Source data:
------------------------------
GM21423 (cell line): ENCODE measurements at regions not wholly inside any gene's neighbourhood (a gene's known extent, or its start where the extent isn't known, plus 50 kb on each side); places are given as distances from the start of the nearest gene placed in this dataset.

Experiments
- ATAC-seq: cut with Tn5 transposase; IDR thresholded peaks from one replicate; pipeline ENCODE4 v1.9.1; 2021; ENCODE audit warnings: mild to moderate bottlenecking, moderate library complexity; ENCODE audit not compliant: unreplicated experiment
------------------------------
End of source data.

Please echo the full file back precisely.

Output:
GM21423 (cell line): ENCODE measurements at regions not wholly inside any gene's neighbourhood (a gene's known extent, or its start where the extent isn't known, plus 50 kb on each side); places are given as distances from the start of the nearest gene placed in this dataset.

Experiments
- ATAC-seq: cut with Tn5 transposase; IDR thresholded peaks from one replicate; pipeline ENCODE4 v1.9.1; 2021; ENCODE audit warnings: mild to moderate bottlenecking, moderate library complexity; ENCODE audit not compliant: unreplicated experiment